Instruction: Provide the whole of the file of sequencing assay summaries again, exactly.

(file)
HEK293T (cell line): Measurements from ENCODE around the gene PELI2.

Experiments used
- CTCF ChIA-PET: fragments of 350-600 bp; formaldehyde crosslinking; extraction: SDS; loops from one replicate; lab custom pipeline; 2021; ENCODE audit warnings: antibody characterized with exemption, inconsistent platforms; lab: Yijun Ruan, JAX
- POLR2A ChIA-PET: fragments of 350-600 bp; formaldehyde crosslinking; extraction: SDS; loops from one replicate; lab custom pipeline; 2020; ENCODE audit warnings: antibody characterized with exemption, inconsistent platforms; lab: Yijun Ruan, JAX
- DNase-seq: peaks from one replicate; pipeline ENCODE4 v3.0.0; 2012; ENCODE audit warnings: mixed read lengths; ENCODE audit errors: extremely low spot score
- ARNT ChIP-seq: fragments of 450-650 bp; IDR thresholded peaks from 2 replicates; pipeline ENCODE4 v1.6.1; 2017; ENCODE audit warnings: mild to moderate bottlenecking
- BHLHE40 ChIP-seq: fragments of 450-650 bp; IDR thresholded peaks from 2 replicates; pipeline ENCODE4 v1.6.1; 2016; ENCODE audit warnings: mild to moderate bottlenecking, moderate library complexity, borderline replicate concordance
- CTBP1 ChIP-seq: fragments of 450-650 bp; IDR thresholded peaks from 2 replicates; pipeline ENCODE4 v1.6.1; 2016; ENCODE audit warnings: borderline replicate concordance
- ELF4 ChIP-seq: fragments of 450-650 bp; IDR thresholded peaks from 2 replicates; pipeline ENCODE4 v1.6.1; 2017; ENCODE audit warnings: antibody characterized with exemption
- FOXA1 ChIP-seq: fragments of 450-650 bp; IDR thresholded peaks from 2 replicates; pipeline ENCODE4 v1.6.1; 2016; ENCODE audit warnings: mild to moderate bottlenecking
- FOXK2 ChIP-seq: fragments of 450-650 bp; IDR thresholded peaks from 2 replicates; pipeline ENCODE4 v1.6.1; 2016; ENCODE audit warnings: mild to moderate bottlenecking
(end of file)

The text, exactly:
HEK293T (cell line): Measurements from ENCODE around the gene PELI2.

Experiments used
- CTCF ChIA-PET: fragments of 350-600 bp; formaldehyde crosslinking; extraction: SDS; loops from one replicate; lab custom pipeline; 2021; ENCODE audit warnings: antibody characterized with exemption, inconsistent platforms; lab: Yijun Ruan, JAX
- POLR2A ChIA-PET: fragments of 350-600 bp; formaldehyde crosslinking; extraction: SDS; loops from one replicate; lab custom pipeline; 2020; ENCODE audit warnings: antibody characterized with exemption, inconsistent platforms; lab: Yijun Ruan, JAX
- DNase-seq: peaks from one replicate; pipeline ENCODE4 v3.0.0; 2012; ENCODE audit warnings: mixed read lengths; ENCODE audit errors: extremely low spot score
- ARNT ChIP-seq: fragments of 450-650 bp; IDR thresholded peaks from 2 replicates; pipeline ENCODE4 v1.6.1; 2017; ENCODE audit warnings: mild to moderate bottlenecking
- BHLHE40 ChIP-seq: fragments of 450-650 bp; IDR thresholded peaks from 2 replicates; pipeline ENCODE4 v1.6.1; 2016; ENCODE audit warnings: mild to moderate bottlenecking, moderate library complexity, borderline replicate concordance
- CTBP1 ChIP-seq: fragments of 450-650 bp; IDR thresholded peaks from 2 replicates; pipeline ENCODE4 v1.6.1; 2016; ENCODE audit warnings: borderline replicate concordance
- ELF4 ChIP-seq: fragments of 450-650 bp; IDR thresholded peaks from 2 replicates; pipeline ENCODE4 v1.6.1; 2017; ENCODE audit warnings: antibody characterized with exemption
- FOXA1 ChIP-seq: fragments of 450-650 bp; IDR thresholded peaks from 2 replicates; pipeline ENCODE4 v1.6.1; 2016; ENCODE audit warnings: mild to moderate bottlenecking
- FOXK2 ChIP-seq: fragments of 450-650 bp; IDR thresholded peaks from 2 replicates; pipeline ENCODE4 v1.6.1; 2016; ENCODE audit warnings: mild to moderate bottlenecking